Module 8 - Mental and Physical Health


Delirium is diagnosed when a person becomes increasingly confused and unaware of their surroundings. It is also called a confusional state which can be acute or chronic. It can look like dementia but usually has a much more sudden onset and symptoms often fluctuate so the person returns to their normal self for brief periods of time. It is caused by an underlying medical problem that affects the brain and prevents it from working normally. Almost any physical health problem may present with delirium although some are more common with others. For example, a chest infection leading to low oxygen levels could present with delirium, or delirium could be due to a urinary tract infection. The most important treatment is to identify and treat the underlying medical problem.  However, while this is being investigated and treated, the person should be in a supportive environment and may require medication to manage their behaviour. The environment should be stable, quiet, and clearly lit, although not too brightly. Reorientation techniques and memory cues such as a calendar, clocks, and family photos may be helpful. The presence of familiar staff and family members is useful, and family members and staff should explain proceedings at every opportunity, reinforce orientation, and reassure the patient. If the person has hearing or visual impairments, it is important to provide their glasses or hearing aids if they can tolerate these. Delirious patients may experience hallucinations (often visual) or delusions, which are frequently paranoid. These may lead to agitation, fear, aggression or wandering. Severely delirious patients may need constant 1:1 observation (sitters), which may help avoid the use of physical restraints. These patients should never be left unattended.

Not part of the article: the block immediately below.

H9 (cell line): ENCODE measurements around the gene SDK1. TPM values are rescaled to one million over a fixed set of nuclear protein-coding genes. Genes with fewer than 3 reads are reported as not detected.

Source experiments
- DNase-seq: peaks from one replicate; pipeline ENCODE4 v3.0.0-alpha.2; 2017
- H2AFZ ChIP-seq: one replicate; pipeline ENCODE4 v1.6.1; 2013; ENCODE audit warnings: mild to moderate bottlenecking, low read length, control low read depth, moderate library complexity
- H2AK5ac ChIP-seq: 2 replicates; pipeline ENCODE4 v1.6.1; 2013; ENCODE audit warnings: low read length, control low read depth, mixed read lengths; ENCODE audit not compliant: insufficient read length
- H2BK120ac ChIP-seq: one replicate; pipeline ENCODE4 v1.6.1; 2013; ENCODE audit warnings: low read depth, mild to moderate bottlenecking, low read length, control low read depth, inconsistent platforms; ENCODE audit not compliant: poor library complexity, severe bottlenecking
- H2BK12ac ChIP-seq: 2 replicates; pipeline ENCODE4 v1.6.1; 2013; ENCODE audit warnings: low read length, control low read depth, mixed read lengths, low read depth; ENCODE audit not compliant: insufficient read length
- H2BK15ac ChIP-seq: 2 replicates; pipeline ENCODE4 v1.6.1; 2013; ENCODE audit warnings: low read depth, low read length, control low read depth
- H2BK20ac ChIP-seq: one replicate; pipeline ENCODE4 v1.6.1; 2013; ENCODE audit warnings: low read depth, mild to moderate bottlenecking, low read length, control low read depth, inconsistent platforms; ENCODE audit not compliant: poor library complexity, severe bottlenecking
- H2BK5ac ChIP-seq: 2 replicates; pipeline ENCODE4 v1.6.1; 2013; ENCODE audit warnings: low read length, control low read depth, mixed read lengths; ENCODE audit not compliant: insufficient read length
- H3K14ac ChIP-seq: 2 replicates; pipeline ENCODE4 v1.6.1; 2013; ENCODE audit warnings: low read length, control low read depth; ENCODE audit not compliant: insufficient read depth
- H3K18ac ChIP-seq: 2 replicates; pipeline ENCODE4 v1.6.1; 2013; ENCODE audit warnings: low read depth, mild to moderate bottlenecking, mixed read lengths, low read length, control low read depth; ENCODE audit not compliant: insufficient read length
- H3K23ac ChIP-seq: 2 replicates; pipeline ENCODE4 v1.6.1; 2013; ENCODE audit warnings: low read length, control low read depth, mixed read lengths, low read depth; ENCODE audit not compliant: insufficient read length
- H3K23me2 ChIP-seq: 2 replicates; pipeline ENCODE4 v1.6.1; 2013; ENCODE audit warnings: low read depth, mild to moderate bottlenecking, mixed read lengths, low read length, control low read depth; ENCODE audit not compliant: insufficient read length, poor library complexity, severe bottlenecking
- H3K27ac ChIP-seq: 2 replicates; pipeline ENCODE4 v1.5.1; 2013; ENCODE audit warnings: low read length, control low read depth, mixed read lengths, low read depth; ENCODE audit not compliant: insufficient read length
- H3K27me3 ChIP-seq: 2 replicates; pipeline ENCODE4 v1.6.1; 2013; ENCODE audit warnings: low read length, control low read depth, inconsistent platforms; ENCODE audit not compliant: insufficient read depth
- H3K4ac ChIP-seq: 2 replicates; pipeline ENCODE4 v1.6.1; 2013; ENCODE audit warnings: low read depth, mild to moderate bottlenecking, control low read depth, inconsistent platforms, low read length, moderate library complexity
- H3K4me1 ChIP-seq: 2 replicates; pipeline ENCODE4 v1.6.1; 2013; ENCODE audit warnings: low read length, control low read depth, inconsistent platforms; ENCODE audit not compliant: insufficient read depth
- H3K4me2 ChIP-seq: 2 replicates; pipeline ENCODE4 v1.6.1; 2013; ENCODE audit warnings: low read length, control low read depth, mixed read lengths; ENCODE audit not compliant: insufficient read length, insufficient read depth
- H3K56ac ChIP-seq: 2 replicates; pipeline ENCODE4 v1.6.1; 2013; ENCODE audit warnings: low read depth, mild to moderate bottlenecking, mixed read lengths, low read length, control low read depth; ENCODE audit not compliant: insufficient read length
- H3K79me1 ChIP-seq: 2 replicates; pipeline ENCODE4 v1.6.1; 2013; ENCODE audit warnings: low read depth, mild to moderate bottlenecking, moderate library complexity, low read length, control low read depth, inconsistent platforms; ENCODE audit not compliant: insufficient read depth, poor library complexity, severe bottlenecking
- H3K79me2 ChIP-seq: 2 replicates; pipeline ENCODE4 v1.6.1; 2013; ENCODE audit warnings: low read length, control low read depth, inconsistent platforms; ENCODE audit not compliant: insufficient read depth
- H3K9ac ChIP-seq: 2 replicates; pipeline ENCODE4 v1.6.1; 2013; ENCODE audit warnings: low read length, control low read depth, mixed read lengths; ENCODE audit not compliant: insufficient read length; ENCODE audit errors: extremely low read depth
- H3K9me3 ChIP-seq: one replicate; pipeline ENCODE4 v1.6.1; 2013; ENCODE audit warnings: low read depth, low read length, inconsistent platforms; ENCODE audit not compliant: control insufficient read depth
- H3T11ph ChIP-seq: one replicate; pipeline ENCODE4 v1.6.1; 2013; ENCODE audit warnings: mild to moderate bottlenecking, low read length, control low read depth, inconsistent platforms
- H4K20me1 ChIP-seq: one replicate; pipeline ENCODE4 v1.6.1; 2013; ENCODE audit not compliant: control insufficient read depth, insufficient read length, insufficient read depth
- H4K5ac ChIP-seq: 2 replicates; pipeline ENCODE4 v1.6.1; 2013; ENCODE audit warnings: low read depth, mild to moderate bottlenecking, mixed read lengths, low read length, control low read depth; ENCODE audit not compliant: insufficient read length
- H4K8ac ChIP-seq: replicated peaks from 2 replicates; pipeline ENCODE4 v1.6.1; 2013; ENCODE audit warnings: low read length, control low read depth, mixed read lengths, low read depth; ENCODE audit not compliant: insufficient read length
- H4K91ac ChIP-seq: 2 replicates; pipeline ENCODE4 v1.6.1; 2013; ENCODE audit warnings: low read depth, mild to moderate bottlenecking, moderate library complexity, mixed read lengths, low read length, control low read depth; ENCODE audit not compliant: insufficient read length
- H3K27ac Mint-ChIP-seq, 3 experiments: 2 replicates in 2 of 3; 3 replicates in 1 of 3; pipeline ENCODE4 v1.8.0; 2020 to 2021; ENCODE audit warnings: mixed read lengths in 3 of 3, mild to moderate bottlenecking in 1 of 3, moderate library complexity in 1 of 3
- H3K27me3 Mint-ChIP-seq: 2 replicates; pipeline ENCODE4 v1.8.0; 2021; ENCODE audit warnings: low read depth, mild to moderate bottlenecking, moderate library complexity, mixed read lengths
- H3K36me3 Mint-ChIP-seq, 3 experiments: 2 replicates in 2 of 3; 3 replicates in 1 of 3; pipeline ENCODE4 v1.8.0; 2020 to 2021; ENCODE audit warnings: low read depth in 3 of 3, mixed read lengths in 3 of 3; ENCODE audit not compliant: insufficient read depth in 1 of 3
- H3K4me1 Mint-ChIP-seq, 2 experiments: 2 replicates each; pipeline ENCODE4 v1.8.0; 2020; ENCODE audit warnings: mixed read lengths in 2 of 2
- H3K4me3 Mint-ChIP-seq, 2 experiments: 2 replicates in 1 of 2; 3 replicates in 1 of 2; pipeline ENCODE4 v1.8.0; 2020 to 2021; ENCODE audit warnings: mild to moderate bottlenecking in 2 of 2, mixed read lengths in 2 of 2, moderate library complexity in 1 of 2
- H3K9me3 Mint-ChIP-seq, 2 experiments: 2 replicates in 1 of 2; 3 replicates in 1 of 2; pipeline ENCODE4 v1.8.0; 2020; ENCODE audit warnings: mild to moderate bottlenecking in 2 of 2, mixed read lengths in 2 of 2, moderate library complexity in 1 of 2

Delirium in people with intellectual disability

Although the principles of management are the same as for the general population, people with diminished cognitive reserve, such as people with intellectual disability or the elderly, are more likely to develop a delirium. In this population, delirium may also persist for days to weeks, even after the physical health problem has been addressed. This has important implications for care planning in this population.  
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